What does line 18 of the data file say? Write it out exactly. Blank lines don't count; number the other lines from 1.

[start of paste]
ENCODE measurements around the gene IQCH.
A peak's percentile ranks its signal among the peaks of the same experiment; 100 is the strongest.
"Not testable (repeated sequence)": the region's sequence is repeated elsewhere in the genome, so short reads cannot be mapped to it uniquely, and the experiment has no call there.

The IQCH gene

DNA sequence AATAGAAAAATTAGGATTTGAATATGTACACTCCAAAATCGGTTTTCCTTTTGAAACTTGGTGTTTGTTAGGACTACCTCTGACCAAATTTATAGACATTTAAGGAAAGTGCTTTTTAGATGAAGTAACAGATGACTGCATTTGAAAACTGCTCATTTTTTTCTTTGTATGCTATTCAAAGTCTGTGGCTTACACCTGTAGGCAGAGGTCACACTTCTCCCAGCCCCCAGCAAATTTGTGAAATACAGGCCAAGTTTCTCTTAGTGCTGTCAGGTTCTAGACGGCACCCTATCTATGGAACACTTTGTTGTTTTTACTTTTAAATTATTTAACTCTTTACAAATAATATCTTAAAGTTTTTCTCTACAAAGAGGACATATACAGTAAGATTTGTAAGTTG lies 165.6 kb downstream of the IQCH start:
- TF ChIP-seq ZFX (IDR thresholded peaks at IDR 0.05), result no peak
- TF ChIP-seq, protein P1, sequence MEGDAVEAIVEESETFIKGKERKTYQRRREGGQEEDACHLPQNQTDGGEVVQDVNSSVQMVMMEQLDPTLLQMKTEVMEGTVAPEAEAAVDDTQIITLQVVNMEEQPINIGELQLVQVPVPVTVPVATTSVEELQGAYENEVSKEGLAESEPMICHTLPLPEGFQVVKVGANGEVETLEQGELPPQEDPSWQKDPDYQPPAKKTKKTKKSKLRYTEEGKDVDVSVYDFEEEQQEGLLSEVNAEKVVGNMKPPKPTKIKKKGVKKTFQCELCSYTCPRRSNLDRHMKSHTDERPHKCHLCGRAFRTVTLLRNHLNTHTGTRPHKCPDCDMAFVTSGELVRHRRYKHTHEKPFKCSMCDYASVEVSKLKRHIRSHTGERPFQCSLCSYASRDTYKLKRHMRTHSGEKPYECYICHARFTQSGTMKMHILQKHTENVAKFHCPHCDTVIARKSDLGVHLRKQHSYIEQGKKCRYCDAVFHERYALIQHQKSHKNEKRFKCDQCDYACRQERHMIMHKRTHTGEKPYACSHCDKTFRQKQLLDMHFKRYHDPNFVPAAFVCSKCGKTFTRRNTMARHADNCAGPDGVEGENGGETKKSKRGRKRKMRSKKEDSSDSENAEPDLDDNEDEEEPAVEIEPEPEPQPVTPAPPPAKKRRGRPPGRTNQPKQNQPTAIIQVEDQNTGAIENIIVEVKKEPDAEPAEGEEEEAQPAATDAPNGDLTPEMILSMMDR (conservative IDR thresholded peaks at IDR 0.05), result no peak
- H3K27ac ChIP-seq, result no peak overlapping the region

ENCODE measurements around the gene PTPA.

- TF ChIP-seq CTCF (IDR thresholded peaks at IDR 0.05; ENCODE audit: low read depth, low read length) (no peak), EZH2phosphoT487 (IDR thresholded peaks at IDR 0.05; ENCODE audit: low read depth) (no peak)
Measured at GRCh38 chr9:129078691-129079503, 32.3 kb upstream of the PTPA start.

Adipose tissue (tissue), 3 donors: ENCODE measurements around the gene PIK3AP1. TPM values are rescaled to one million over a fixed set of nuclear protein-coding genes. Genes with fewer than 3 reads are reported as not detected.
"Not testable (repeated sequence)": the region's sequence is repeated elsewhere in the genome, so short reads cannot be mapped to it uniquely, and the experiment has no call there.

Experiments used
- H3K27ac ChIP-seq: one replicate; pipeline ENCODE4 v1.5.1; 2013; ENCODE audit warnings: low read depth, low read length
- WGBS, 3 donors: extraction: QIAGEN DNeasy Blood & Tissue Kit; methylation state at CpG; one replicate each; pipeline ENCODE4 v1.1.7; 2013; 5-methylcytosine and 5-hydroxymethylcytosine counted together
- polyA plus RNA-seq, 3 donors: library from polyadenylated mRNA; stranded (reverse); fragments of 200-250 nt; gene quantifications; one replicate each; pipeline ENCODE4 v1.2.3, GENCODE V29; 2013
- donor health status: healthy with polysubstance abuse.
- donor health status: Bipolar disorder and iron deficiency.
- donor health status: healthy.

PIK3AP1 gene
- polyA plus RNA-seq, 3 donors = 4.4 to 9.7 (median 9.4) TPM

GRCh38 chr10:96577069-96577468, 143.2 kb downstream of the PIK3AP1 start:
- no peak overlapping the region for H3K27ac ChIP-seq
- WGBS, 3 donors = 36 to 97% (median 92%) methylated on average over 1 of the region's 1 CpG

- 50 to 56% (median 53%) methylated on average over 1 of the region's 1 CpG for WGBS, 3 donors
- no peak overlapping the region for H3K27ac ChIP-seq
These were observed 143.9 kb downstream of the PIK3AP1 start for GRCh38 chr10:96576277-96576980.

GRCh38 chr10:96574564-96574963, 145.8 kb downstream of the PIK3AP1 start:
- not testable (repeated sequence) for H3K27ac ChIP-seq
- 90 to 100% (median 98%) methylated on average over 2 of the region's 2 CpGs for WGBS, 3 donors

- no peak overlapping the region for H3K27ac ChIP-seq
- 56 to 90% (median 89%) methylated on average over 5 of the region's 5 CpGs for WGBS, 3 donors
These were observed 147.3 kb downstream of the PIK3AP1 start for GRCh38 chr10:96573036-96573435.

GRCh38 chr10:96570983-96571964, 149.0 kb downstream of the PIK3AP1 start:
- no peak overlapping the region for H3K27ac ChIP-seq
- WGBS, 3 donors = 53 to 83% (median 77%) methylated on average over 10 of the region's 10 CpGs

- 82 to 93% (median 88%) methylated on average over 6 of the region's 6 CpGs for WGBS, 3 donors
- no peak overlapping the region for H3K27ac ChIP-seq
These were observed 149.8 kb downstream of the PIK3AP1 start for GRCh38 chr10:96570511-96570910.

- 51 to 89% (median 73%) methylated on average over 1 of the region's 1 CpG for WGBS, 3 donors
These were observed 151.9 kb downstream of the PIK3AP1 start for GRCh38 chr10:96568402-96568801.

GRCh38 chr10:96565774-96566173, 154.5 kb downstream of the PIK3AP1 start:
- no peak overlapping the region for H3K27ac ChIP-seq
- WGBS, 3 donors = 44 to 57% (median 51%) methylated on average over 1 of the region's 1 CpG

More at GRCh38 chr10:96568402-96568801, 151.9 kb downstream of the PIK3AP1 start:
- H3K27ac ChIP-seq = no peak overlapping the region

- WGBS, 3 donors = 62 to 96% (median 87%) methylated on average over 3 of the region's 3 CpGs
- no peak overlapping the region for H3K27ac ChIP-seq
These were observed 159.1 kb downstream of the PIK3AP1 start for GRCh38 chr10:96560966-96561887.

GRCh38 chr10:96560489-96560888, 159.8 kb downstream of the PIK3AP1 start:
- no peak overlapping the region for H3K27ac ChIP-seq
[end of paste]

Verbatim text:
- donor health status: healthy with polysubstance abuse.